RG: First, since I’ve been mayor, the city has maintained a AA credit rating—AA, AA- credit rating—and has ensured that our reserves have been strong. So we have been in a strong fiscal and financial position every year. Once the pandemic hit, we spent down the entirety of our reserves, and in what I think was a responsible fiscal move, my first request to the council when we received federal funds was to not spend that money, but to replenish our reserves first. And that’s what we’re doing. So we are in a structurally sound financial position.

Now, I think almost every year that I’ve been mayor or on the council, the city starts off with a deficit. We budget, always, very conservatively. I think that’s the right approach. And by the time we pass the budget, we have solved, oftentimes half that deficit or most of it. So I do think that throughout the year, we are going to work on bringing that number down.

But we’re going to have to deal with whatever deficit we may have. I also know, though, that some other things are happening in our favor. Sales tax projections are a lot higher than we expected. Tourism and the economic strength is actually growing stronger than we anticipated. So all of those kind of economic forces that are happening right now are actually going to have a positive impact on whatever deficit we may have.

And we have to be honest: We have a deficit, in large part, because we just went through a massive pandemic. So what the federal support allowed us to do was to bridge the impacts of COVID a year so we’re not having to deal with lowering services during a health crisis. So are we still going to have to deal with this pandemic deficit? Absolutely, but I think the economic factors are in our favor, and we’ll do what we need to. If that includes continuing to lean down in certain departments or having to make sure that we’re finding other ways of supporting services, I think we’ll do that.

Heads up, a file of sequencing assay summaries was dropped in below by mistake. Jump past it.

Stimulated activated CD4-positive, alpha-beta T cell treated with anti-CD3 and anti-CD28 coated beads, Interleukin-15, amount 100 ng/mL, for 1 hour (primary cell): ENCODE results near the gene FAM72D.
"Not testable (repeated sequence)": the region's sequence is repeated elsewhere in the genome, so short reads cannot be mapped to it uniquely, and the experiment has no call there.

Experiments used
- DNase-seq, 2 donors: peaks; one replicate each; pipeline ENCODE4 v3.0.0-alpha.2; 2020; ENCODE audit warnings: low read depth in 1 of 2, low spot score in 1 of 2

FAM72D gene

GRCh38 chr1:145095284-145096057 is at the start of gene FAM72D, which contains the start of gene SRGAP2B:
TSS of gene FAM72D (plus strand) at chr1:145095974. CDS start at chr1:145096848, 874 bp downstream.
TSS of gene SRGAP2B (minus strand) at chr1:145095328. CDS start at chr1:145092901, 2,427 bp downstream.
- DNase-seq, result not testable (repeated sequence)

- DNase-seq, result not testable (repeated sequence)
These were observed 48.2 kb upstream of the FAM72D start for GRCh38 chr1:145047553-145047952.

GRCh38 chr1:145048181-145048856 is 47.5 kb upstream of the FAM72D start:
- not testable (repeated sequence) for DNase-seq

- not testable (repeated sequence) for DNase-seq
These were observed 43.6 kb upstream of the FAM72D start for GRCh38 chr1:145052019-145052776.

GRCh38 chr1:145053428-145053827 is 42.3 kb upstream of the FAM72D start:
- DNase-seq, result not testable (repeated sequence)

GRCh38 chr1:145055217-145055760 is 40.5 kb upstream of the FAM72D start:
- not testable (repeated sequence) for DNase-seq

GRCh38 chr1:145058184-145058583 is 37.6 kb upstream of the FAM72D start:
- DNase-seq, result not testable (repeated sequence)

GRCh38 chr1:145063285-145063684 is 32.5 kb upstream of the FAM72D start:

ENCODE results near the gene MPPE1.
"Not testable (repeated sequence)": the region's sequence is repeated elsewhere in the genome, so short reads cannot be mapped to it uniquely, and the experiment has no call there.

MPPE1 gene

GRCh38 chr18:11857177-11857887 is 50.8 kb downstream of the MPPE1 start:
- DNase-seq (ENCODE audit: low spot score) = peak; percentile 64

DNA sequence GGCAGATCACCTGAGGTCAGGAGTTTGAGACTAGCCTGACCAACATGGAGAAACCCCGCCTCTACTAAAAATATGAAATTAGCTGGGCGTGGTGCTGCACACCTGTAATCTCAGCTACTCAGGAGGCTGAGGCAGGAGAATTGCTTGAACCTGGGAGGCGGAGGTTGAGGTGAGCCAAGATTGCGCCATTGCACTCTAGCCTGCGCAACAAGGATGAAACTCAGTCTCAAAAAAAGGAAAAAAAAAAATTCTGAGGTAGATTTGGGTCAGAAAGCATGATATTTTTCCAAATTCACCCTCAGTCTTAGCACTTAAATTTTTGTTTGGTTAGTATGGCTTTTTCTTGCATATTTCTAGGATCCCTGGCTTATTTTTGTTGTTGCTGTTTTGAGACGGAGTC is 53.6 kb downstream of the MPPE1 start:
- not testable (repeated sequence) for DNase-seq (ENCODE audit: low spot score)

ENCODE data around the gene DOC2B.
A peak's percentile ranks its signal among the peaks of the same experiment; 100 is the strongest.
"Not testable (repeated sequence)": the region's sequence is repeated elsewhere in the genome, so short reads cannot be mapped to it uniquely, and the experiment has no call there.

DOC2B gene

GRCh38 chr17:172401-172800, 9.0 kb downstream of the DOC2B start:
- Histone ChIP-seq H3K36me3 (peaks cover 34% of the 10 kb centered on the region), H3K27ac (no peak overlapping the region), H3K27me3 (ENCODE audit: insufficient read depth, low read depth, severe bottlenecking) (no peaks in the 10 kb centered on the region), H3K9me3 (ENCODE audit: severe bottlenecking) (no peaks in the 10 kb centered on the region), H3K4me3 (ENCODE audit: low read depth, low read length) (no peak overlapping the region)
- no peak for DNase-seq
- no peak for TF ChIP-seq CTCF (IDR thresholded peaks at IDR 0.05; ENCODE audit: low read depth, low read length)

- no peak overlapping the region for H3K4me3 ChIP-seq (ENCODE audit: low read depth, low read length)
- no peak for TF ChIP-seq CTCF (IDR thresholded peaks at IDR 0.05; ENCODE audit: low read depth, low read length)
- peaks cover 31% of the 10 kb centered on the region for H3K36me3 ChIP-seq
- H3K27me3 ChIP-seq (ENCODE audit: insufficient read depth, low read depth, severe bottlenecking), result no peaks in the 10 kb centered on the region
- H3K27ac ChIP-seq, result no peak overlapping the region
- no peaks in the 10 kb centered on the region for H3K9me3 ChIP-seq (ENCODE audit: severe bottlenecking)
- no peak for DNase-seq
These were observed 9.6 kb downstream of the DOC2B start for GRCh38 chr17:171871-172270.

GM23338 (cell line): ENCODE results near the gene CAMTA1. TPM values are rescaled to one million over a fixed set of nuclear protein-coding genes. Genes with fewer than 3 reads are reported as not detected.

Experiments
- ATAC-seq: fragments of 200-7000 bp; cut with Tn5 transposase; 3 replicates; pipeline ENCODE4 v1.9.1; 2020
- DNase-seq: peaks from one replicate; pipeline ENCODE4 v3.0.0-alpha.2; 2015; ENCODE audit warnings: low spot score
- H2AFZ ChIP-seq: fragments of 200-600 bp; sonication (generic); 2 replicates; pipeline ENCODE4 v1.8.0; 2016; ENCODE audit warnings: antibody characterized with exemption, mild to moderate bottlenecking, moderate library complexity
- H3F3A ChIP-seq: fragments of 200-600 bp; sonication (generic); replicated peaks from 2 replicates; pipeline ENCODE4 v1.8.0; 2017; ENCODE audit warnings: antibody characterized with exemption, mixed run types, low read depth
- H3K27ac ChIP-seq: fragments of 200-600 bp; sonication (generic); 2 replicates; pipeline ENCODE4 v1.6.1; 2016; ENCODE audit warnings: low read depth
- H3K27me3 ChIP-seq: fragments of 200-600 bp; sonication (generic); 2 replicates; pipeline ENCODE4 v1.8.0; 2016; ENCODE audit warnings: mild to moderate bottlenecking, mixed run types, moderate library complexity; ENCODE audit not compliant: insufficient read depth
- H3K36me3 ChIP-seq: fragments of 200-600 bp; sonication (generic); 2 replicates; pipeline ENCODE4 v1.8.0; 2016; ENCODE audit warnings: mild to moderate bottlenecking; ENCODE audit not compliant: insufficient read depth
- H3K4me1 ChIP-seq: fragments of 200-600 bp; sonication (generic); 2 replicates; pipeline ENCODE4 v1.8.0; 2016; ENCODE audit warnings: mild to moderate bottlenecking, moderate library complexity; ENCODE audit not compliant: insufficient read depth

HM: The pandemic is still ongoing. So are there still significant costs associated with that that the city is facing that were offset by federal money last year, that might not be around this year?

RG: The answer to that is yes, and we hope that the federal government reimburses or helps, or FEMA helps out as much as possible. You just never know, at the end of the day. And you have unexpected costs that happen all the time. So during the pandemic, we spent down so much of our revenue and our reserves, hoping that the American Rescue Plan would pass, and it did, which is going to help us for what we spent down. We’re continuing to spend, so that is going to continue, oftentimes, to cause deficits.

What we’re not going to do right now is impact paramedic times. What we’re not going to do right now is cut garbage pickup when it’s already been impacted throughout the year. So we will deal with those challenges, but we’re also hopeful that FEMA and Congress and others continue to help cities and support cities during the pandemic.

HM: OK. So I have one last question for you: Your term ends next year. What are your thoughts on running for reelection?

RG: That’s definitely a decision I’m going to make in the next several weeks. I think that my focus needs to be on getting us through this pandemic, and there’s plenty of time for the 2022 election. And so I want to make sure that we are in a better place right at this moment before any sort of campaign season starts. And I know others are involved in campaigns, and that’s just not, I think, where I’m at or where the city needs to be or where the public is at. So we’re going to beat the pandemic, and over the course of the next several weeks, I will certainly have a decision on 2022.